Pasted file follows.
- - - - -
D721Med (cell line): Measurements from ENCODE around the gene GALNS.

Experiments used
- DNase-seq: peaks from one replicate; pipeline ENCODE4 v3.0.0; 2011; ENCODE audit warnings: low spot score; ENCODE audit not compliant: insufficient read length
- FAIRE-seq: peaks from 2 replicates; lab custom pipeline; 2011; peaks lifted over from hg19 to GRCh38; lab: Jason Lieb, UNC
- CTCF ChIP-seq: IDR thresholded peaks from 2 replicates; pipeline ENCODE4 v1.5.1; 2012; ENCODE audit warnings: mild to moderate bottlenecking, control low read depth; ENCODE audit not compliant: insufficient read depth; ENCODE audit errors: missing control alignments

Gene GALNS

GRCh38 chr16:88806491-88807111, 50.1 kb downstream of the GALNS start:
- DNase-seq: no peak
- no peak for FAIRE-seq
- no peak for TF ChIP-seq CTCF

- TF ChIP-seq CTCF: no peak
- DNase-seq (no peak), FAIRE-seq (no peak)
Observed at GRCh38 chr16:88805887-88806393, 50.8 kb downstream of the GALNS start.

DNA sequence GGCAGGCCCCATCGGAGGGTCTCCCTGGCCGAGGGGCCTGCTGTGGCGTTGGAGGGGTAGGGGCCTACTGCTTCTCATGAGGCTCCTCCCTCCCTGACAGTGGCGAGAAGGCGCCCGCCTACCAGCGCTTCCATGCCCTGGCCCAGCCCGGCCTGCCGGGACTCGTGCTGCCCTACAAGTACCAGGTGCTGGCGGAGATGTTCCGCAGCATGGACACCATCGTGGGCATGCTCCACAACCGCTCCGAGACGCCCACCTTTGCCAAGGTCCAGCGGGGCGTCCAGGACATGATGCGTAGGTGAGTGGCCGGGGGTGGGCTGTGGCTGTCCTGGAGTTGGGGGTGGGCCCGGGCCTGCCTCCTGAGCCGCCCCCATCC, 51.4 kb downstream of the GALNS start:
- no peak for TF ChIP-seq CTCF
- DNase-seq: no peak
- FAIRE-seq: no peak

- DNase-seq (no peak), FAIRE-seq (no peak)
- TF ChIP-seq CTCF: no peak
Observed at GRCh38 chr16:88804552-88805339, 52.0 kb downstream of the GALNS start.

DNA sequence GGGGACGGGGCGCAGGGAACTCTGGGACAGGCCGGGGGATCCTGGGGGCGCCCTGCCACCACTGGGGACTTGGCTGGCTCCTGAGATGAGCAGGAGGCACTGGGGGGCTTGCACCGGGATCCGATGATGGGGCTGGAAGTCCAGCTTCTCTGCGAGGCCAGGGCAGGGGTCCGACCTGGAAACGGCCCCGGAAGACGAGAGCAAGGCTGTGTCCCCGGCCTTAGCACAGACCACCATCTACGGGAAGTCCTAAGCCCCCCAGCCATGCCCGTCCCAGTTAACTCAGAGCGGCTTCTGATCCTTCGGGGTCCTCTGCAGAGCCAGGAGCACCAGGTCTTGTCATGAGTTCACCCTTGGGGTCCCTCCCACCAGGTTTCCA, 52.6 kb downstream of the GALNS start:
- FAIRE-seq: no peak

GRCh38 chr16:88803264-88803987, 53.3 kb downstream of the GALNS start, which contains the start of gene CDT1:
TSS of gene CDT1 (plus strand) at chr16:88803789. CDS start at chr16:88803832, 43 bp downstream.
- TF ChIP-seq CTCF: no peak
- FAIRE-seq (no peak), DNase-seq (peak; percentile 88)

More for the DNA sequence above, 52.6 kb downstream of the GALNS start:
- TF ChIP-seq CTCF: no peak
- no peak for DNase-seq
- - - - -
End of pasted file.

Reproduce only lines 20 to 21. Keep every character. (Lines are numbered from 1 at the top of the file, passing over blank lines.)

Observed at GRCh38 chr16:88804552-88805339, 52.0 kb downstream of the GALNS start.

DNA sequence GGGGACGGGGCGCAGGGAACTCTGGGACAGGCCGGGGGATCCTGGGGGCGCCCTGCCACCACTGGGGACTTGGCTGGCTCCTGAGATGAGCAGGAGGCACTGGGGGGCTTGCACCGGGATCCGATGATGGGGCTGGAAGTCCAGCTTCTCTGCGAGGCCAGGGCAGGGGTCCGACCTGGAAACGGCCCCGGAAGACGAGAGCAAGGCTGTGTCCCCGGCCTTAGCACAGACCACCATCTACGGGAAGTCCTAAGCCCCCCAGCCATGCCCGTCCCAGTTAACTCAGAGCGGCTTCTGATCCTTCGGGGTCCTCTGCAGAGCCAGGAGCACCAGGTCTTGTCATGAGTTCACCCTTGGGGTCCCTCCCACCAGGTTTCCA, 52.6 kb downstream of the GALNS start: